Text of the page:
A new report by the International Energy Agency has warned that inefficient use of network-connected devices is costing the world tens of billions a year in wasted energy – a cost that could blow out even further by 2020, or be drastically reduced through a variety of simply measures, ready to implemented now.
The IEA report, More Data, Less Energy: Making Network Standby More Efficient in Billions of Connected Devices, estimates that the world’s 14 billion or so online electronic devices – set-top boxes, modems, printers, game consoles – currently waste around $US80 billion each year due to inefficient technology; a cost that could balloon to $120 billion by 2020.
As the report explains, much of this problem comes down to inefficient “network standby” – the maintaining of a network connection while in standby.
“In many devices, standby is a misnomer,” says the report: “it suggests that the device has gone to sleep and is almost off. In reality, most network-enabled devices draw as much power in this mode as when activated to perform their main tasks.”
Each network-enabled device draws energy all the time, as does the entire network infrastructure that keeps devices connected, says the report. In 2013, it says, the world’s networked devices consumed around 616 terawatt hours (TWh) of electricity, the majority of which was used in standby mode.
Of that total, around 400TWh – equivalent to the electricity consumed annually by the UK and Norway combined – was wasted because of inefficient technology.
But according to the IEA, the solution to this problem is relatively simple, using measures that can be implemented now, resulting in massive savings of energy and money.
Equipping all newtork-enabled devices with energy efficient components, and enabling them to drop to low power modes when not performing their primary functions, can slash their overall energy demand, the report says.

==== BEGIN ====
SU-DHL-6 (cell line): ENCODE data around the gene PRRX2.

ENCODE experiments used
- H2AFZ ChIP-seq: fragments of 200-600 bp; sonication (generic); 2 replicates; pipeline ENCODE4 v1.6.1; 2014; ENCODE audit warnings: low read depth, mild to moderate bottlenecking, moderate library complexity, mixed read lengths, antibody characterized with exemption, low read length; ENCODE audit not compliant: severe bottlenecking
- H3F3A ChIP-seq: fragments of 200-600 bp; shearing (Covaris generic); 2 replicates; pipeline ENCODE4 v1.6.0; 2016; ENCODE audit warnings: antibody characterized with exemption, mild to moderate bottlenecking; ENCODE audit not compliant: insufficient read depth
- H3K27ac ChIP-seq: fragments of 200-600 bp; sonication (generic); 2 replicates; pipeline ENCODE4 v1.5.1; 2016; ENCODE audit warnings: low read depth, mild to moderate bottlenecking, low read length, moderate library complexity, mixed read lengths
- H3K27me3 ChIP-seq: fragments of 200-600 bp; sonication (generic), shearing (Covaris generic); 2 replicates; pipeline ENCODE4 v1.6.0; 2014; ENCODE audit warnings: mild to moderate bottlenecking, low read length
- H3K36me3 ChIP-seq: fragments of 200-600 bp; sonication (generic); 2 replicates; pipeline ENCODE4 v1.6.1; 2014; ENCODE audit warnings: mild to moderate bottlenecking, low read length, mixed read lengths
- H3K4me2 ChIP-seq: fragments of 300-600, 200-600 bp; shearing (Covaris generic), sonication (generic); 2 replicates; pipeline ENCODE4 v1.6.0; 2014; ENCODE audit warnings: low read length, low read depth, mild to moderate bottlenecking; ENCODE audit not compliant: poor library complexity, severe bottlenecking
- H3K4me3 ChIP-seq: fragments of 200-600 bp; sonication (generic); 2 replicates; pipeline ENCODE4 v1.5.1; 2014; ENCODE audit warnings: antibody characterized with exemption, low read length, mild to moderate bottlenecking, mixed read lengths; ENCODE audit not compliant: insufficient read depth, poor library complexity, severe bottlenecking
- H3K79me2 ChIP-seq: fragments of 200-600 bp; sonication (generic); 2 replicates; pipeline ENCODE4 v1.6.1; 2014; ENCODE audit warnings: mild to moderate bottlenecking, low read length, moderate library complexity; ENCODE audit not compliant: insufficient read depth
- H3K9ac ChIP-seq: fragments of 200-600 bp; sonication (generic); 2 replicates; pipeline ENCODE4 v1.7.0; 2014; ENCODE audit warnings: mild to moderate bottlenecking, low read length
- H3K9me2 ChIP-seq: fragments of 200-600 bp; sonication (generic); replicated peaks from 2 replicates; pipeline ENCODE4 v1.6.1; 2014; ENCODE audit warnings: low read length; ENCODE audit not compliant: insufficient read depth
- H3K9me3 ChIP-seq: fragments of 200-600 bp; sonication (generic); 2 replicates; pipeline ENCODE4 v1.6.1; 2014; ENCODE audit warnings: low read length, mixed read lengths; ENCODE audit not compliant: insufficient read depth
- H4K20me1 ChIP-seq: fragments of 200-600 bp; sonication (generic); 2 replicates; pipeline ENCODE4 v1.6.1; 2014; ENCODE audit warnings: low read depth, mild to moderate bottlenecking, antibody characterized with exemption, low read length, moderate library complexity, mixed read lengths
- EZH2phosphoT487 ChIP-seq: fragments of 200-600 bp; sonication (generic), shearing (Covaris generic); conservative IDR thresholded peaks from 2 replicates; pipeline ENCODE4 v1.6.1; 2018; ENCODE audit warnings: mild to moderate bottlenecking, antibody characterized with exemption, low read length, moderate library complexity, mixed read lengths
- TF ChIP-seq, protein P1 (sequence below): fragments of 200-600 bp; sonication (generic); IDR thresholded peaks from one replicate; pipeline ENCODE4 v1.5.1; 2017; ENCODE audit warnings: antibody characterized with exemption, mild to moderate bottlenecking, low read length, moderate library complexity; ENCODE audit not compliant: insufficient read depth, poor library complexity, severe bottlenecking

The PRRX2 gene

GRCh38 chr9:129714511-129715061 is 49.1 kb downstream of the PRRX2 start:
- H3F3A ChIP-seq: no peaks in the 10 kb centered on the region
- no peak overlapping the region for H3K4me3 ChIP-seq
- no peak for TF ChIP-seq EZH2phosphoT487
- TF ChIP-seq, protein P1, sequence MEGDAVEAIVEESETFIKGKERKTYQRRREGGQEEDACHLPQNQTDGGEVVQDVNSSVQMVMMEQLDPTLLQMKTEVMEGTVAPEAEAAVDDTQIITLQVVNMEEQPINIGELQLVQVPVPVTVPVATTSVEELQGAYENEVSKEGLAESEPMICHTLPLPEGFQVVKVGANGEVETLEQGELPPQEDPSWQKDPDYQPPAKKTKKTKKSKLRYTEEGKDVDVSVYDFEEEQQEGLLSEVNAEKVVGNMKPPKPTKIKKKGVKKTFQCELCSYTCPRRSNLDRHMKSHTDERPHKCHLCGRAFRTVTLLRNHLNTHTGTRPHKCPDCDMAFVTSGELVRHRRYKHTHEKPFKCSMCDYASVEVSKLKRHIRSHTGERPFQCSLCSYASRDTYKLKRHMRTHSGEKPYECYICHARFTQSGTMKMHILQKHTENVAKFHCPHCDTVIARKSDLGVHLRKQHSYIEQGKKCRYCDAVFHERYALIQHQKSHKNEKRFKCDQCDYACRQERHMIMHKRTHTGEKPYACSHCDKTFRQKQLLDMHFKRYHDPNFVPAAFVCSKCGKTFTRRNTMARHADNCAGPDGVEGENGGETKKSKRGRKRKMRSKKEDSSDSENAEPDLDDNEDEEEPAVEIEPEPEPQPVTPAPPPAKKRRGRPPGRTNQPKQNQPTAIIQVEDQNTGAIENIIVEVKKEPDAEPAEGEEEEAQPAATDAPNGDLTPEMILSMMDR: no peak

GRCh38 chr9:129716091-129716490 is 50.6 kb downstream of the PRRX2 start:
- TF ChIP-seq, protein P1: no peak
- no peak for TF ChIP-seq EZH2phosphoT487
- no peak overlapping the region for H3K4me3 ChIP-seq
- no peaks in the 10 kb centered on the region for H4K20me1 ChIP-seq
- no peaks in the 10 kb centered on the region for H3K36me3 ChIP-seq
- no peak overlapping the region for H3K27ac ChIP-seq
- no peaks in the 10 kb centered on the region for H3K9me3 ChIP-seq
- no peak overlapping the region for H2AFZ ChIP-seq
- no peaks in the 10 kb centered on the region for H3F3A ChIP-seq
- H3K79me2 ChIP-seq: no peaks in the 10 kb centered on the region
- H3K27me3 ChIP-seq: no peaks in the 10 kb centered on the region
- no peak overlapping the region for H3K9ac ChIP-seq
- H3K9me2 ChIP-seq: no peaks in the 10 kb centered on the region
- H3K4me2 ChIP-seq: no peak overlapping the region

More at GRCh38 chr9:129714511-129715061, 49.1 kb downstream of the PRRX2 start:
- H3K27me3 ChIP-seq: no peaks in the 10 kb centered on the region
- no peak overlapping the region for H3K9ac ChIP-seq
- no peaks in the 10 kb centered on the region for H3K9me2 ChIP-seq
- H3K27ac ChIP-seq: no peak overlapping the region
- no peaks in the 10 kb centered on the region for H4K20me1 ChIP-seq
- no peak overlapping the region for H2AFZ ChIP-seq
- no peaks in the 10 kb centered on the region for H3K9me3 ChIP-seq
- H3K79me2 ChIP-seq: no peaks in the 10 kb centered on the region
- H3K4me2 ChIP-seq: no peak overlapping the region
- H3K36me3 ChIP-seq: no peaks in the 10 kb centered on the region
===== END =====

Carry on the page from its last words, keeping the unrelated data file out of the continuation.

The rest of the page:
“Just by using today’s best available technology, such devices could perform exactly the same tasks in standby while consuming around 65 per cent less power,” says IEA executive director Maria Van der Hoeven.
And while some devices need to be fully operational all the time, others can be made to power down without negative impacts on their ability to
provide network-related functions and services.
The report describes technologies and technical solutions as well as a range of policy options that are available to reduce energy waste. It projects that if better energy efficiency measures were applied to online devices in the coming years, 600 TWh of energy could be saved – equivalent to shutting 200 standard 500MW coal-fired power plants.
In the report, the IEA calls on policy makers, standards development organisations, software and hardware developers, designers, service providers and manufacturers to work together to reduce energy demand. To achieve this, the agency urges an international initiative to enhance standards, as the issue is global.